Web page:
Kyle Kondik and J. Miles Coleman explain why “Why 2020’s Third Party Share Should Be Lower Than 2016” at Sabato’s Crystal Ball: “Despite — or perhaps because of — the relatively high share of the vote third party candidates received in 2016, we expect the two major parties to have a better showing in 2020…Voters generally feel better about their major party nominees this year than they did in 2016, leaving third party options with less of a raison d’etre…The field of third party candidates this year doesn’t seem especially strong, and even when prominent names have launched third party bids recently, they’ve struggled to gain traction — even in their home states…The public health crisis could make it harder for third party candidates to get on some state ballots.”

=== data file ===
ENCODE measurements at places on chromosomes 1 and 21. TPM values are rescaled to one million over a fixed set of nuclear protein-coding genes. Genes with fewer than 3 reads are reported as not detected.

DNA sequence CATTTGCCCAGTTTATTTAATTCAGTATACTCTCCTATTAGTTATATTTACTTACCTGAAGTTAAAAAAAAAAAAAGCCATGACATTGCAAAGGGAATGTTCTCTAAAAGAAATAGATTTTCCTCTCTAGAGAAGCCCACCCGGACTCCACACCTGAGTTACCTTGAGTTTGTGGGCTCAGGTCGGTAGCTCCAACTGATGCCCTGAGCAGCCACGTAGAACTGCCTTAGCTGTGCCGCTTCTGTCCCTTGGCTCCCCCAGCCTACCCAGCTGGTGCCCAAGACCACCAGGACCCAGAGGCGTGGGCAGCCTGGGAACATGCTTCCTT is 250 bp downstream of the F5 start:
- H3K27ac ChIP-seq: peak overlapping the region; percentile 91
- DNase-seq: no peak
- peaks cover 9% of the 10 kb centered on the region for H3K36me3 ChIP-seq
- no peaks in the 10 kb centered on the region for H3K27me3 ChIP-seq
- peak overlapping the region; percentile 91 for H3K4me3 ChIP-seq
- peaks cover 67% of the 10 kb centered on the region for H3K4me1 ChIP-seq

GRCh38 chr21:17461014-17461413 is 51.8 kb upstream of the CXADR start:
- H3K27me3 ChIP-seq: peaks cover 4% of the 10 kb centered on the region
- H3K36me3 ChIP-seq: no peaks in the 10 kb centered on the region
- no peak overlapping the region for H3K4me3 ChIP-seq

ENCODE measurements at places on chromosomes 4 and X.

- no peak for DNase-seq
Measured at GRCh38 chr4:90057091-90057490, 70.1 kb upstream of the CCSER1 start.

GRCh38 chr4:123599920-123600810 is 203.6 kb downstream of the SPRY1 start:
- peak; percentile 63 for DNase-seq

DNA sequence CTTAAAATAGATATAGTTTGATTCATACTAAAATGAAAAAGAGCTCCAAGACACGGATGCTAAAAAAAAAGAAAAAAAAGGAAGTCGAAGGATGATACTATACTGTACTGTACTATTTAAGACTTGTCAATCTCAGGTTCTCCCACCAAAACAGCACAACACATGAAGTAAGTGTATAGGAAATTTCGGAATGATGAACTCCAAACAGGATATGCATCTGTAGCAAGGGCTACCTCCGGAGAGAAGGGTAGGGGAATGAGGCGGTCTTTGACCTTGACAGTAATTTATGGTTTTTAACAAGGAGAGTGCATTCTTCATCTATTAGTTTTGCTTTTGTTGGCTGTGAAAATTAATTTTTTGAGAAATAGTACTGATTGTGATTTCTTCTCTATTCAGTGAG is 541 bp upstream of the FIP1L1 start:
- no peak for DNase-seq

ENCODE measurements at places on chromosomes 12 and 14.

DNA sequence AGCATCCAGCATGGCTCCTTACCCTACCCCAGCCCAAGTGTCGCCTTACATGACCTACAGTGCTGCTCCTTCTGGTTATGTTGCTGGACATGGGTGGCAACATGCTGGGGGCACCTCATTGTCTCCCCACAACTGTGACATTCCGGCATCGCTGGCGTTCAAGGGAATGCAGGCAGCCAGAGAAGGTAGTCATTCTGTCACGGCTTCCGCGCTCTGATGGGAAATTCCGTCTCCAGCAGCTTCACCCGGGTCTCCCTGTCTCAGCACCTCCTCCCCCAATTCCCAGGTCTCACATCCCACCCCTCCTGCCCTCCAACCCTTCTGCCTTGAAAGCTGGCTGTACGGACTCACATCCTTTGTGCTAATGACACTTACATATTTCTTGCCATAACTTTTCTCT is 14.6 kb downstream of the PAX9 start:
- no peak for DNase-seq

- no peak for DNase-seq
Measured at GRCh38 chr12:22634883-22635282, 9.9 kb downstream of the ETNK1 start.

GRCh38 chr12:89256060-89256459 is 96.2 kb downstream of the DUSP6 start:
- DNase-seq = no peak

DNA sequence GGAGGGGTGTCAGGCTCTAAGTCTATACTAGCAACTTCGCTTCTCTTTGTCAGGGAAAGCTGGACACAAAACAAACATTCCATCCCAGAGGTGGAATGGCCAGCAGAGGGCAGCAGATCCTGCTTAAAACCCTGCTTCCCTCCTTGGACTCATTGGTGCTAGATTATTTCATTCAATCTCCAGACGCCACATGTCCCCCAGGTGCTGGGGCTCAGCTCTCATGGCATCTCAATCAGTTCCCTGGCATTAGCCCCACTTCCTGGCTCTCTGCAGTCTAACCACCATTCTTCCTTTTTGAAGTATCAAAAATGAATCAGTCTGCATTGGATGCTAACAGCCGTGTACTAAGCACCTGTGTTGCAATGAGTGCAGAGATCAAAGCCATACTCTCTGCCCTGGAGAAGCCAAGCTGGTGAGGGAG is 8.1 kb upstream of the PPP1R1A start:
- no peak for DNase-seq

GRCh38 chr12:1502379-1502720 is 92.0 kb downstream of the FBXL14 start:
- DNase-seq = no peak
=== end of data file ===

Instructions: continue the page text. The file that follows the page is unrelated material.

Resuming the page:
Also at the Crystal Ball, Kondik and Coleman note that incumbent Governors are also in a position to benefit politically from the Covid-19 pandemic, because “Many state governors have received high marks for their handling of coronavirus…Three of them on the ballot this November get a boost in our gubernatorial ratings this week…As of now, the open seat in Montana seems to be the seat likeliest to change hands on the relatively sparse presidential-year gubernatorial map.” Republicans now hold 26 governorships, compared to 24 for Democrats, with 11 governorships up for election in November. Kondik and Coleman write that “Democrats probably would be relieved to get out of 2020 holding as many governorships as they do now.”